In a few months, folks in Long Beach will see a 12% increase on their water bill.
The Long Beach Water Commission on Thursday morning, June 13, unanimously approved the hike to offset increases in water supply costs and invest in infrastructure. The increase is expected to raise the average single family residence’s monthly bill by about $5.46.
Sewer rates did not go up.
The hike will go into effect Oct. 1 and allow the Water Department to invest in the local pumping system, making Long Beach less reliant on importing water, department officials said.
“Probably the most important piece of this,” Water Commission President Gloria Cordero said, “is maintaining the integrity of our water system.
“We need to upgrade our infrastructure and be less dependent on purchasing water,” Cordero added. “In order to do that, we need to have reserves locally and be able to pump them.”
The vote came after a heated public comment period during which 10 people argued against the hike, citing concerns that the increase was directly correlated with Measure M — which Long Beach voters passed last summer — allowing the city to transfer surplus Water Department revenues back to the city’s general fund.
Water rates in the city have varied in recent years, primarily because of a lawsuit the city settled in 2017, over its long-standing practice of transferring surplus utility revenue to the general fund. In that lawsuit, plaintiffs argued the process was double taxation that voters did not approve.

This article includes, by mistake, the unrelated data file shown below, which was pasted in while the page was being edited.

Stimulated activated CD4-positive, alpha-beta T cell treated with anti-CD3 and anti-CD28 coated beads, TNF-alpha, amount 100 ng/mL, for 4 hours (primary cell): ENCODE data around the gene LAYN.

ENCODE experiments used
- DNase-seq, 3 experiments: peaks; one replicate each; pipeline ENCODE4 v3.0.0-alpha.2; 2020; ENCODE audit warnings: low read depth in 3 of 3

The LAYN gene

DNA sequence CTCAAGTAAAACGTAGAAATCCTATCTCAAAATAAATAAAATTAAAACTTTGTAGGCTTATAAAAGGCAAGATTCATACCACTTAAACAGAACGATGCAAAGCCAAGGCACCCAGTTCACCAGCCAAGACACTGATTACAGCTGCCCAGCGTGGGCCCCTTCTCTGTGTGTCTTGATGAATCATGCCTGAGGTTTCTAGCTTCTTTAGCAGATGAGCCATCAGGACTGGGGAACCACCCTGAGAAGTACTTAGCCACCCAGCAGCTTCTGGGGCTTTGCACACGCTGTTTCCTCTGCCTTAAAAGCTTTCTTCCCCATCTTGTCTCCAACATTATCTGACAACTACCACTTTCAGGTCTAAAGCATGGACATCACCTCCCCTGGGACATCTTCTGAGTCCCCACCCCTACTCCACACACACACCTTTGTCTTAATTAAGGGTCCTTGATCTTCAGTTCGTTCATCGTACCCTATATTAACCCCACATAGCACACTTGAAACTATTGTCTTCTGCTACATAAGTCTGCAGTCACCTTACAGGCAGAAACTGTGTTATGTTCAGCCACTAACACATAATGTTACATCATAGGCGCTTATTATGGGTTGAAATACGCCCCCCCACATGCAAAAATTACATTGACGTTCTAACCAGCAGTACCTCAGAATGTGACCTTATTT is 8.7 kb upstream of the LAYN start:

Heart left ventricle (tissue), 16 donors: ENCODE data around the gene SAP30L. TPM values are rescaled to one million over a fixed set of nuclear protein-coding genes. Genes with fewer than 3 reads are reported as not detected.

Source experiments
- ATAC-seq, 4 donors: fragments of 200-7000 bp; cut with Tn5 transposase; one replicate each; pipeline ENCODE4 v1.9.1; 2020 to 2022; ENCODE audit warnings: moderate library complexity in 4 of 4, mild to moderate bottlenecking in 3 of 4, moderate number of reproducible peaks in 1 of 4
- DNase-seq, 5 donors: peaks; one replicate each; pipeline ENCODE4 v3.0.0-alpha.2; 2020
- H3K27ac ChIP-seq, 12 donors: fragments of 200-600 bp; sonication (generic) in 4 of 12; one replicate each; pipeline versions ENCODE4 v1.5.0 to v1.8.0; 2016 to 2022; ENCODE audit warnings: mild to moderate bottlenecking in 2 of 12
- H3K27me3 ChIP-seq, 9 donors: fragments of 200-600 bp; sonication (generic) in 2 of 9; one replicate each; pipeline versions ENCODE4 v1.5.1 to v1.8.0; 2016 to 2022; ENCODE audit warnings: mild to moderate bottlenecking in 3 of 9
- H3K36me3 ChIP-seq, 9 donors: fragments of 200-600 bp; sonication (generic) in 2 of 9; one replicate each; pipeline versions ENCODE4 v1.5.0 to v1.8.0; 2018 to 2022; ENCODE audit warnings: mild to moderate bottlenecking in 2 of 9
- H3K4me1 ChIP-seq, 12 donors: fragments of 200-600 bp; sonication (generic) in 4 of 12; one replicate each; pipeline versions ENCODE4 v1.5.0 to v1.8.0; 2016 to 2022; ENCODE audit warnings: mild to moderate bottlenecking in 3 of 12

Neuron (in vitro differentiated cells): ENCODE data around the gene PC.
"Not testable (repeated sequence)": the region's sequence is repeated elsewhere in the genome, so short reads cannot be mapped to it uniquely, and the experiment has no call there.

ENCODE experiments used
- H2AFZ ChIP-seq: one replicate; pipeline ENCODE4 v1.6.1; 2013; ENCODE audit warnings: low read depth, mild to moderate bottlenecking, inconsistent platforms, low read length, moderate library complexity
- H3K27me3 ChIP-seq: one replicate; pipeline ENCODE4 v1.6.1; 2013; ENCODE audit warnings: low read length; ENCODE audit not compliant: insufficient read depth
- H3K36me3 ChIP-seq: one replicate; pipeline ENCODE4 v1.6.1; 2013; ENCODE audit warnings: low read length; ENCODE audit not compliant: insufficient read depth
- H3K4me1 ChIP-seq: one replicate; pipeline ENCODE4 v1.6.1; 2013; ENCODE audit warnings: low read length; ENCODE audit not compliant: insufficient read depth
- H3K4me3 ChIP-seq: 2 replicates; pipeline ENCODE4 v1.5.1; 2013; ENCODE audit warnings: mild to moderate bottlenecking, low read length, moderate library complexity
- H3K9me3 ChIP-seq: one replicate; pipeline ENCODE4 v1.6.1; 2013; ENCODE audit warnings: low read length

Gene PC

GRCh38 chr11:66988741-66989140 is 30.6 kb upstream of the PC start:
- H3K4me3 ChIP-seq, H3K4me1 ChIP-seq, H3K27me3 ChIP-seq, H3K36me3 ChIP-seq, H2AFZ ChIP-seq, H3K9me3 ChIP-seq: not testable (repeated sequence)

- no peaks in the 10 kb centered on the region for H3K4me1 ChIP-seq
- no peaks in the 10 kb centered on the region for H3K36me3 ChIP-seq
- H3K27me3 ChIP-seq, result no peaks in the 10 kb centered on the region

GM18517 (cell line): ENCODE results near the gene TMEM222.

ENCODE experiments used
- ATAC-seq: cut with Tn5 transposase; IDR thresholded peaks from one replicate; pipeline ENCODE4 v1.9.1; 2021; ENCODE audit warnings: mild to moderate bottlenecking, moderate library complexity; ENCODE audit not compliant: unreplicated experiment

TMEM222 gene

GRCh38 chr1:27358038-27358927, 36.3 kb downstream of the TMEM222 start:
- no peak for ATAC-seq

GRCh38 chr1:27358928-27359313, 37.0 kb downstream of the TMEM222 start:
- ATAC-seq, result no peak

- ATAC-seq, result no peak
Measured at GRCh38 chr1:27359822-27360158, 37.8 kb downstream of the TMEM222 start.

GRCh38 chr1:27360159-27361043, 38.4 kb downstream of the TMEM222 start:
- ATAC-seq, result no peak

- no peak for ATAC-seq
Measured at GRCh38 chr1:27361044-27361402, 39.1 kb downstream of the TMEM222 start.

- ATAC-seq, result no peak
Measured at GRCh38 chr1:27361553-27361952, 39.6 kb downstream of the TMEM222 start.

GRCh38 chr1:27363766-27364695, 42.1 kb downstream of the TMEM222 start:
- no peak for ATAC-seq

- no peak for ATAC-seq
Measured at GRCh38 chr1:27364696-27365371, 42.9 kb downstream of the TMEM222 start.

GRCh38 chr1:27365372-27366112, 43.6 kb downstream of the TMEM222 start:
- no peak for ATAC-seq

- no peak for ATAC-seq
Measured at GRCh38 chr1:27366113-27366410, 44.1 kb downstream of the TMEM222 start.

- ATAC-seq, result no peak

In June 2017, the Water Commission raised rates by 4%, but months later lowered them by 4.2% because of the litigation.
When Measure M passed last year, the Water Commission shortly followed that with a 7.2% rate increase. At the time, Water Department General Manager Chris Garner said the increase returned rates to where they were before the settlement.
“We all know this is a tax,” Ian Patton, spokesman for Long Beach Reform Coalition, said at Thursday’s meeting.
Patton, echoing the sentiments of the other speakers, said the reason rates were being raised was to supply more revenue to the city.
“The Water Department is perfectly able to pay for its own costs and we are handing it over to City Hall,” he said. “Because city hall cannot handle its own budget.”
Patton pointed to his water bill, at the lectern, and asked commissioners, “Where is the ‘City Hall transfer charge?’”
Commissioner Robert Shannon said the board was not denying that Measure M has impacted the Water Department.
“It was a very active campaign and the citizens of Long Beach passed that measure,” he said. “This is a democracy, and adhering to the rule of law, we have to follow what the public has indicated is the right course.”